• Figure 6 is a block diagram contrasting the use of a software instruction converter according to embodiments of the invention. In the illustrated embodiment, the instruction converter is a software instruction converter, although alternatively the instruction converter may be implemented in software, firmware, hardware, or various combinations thereof. Figure 6 shows a program in a high level language 602 may be compiled using an x86 compiler 604 to generate x86 binary code 606 that may be natively executed by a processor with at least one x86 instruction set core 616. The processor with at least one x86 instruction set core 616 represents any processor that can perform substantially the same functions as an Intel processor with at least one x86 instruction set core by compatibly executing or otherwise processing (1) a substantial portion of the instruction set of the Intel x86 instruction set core or (2) object code versions of applications or other software targeted to run on an Intel processor with at least one x86 instruction set core, in order to achieve substantially the same result as an Intel processor with at least one x86 instruction set core. The x86 compiler 604 represents a compiler that is operable to generate x86 binary code 606 (e.g., object code) that can, with or without additional linkage processing, be executed on the processor with at least one x86 instruction set core 616. Similarly, Figure 6 shows the program in the high level language 602 may be compiled using an alternative instruction set compiler 608 to generate alternative instruction set binary code 610 that may be natively executed by a processor without at least one x86 instruction set core 614 (e.g., a processor with cores that execute the MIPS instruction set of MIPS Technologies of Sunnyvale, CA and/or that execute the ARM instruction set of ARM Holdings of Sunnyvale, CA). The instruction converter 612 is used to convert the x86 binary code 606 into code that may be natively executed by the processor without an x86 instruction set core 614. This converted code is not likely to be the same as the alternative instruction set binary code 610 because an instruction converter capable of this is difficult to make; however, the converted code will accomplish the general operation and be made up of instructions from the alternative instruction set. Thus, the instruction converter 612 represents software, firmware, hardware, or a combination thereof that, through emulation, simulation or any other process, allows a processor or other electronic device that does not have an x86 instruction set processor or core to execute the x86 binary code 606.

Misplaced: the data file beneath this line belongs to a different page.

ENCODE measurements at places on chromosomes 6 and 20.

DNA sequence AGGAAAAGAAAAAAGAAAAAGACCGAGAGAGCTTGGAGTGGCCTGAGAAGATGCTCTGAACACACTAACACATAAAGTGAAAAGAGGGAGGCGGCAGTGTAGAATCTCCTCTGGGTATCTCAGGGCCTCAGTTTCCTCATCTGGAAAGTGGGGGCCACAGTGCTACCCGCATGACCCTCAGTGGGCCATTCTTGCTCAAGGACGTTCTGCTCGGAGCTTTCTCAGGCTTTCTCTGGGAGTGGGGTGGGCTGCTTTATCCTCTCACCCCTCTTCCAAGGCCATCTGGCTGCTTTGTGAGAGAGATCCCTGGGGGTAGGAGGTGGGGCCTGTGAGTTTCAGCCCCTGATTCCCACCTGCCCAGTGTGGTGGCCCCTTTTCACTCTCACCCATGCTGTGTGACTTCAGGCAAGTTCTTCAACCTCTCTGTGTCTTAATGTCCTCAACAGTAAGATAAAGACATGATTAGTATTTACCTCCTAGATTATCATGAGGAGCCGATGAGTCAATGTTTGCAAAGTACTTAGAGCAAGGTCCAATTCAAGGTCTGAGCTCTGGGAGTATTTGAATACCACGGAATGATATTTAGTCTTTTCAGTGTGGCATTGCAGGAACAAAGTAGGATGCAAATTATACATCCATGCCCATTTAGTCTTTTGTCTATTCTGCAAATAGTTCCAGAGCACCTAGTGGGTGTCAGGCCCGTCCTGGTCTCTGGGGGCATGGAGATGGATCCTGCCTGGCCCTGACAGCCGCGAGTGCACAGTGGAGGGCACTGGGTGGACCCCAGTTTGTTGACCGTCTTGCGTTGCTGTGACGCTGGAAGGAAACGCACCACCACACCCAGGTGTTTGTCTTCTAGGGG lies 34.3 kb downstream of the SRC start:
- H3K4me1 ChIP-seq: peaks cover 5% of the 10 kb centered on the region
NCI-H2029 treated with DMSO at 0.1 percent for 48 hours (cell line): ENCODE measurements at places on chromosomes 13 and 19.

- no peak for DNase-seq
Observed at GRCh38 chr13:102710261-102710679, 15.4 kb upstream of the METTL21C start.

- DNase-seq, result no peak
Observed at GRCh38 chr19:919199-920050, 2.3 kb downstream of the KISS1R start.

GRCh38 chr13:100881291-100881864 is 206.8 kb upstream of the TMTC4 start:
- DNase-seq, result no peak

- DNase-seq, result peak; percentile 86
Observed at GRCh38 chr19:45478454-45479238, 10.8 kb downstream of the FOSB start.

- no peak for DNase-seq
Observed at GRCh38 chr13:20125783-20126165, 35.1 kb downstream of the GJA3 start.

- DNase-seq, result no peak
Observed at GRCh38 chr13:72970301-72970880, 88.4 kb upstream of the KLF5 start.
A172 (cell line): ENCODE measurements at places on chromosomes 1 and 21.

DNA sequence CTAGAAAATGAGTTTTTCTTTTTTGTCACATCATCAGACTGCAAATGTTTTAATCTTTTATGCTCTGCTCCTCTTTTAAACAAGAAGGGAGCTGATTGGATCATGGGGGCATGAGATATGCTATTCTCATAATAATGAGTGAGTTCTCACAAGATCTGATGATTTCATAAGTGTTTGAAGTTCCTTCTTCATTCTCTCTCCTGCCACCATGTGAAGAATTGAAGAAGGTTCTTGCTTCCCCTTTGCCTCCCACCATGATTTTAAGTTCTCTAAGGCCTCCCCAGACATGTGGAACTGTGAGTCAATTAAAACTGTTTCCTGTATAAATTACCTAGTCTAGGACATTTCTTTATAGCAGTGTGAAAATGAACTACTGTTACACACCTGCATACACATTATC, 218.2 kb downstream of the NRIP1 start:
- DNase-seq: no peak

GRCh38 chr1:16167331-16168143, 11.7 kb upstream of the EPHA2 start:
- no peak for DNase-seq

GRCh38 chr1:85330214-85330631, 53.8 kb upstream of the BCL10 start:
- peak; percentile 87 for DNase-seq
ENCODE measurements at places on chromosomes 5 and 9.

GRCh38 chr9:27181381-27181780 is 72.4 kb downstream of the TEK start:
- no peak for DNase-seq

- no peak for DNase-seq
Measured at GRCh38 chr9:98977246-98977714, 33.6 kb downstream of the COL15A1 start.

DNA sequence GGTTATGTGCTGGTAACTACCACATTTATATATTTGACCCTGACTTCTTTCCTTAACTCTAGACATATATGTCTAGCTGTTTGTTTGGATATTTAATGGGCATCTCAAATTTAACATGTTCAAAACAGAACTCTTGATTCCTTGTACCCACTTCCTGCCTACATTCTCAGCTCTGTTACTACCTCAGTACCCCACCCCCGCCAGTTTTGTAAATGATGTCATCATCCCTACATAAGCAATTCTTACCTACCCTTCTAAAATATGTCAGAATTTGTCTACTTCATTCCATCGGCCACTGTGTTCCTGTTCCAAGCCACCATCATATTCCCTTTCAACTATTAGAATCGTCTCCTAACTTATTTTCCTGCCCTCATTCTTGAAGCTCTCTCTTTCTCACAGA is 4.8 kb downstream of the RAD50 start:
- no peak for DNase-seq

• Exemplary Core Architectures In-order and out-of-order core block diagram
  • Figure 7A is a block diagram illustrating both an exemplary in-order pipeline and an exemplary register renaming, out-of-order issue/execution pipeline according to embodiments of the invention. Figure 7B is a block diagram illustrating both an exemplary embodiment of an in-order architecture core and an exemplary register renaming, out-of-order issue/execution architecture core to be included in a processor according to embodiments of the invention. The solid lined boxes in Figures 7A-B illustrate the in-order pipeline and in-order core, while the optional addition of the dashed lined boxes illustrates the register renaming, out-of-order issue/execution pipeline and core. Given that the in-order aspect is a subset of the out-of-order aspect, the out-of-order aspect will be described.